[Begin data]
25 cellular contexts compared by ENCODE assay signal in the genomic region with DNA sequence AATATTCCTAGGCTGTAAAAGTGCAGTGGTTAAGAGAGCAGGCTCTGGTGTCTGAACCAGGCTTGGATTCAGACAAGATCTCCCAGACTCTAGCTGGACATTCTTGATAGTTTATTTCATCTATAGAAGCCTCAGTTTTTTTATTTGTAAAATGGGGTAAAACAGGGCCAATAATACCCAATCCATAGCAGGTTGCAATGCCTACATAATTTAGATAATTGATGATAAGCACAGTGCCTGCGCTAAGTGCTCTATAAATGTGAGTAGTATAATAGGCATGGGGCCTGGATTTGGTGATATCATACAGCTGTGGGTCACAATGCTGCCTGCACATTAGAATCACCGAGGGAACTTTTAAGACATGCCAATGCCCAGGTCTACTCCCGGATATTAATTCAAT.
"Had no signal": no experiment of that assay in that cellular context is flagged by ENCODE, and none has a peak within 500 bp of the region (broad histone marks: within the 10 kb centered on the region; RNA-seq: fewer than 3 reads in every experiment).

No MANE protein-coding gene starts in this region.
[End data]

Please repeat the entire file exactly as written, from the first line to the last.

25 cellular contexts compared by ENCODE assay signal in the genomic region with DNA sequence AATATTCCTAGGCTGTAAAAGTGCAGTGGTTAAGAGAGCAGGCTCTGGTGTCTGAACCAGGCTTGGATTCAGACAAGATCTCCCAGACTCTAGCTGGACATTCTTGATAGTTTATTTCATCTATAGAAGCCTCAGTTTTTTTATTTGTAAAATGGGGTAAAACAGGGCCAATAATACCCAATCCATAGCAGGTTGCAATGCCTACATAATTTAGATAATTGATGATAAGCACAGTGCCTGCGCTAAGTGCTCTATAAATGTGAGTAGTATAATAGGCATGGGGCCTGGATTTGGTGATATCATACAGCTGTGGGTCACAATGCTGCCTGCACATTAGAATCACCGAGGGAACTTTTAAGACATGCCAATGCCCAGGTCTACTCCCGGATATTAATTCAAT.
"Had no signal": no experiment of that assay in that cellular context is flagged by ENCODE, and none has a peak within 500 bp of the region (broad histone marks: within the 10 kb centered on the region; RNA-seq: fewer than 3 reads in every experiment).

No MANE protein-coding gene starts in this region.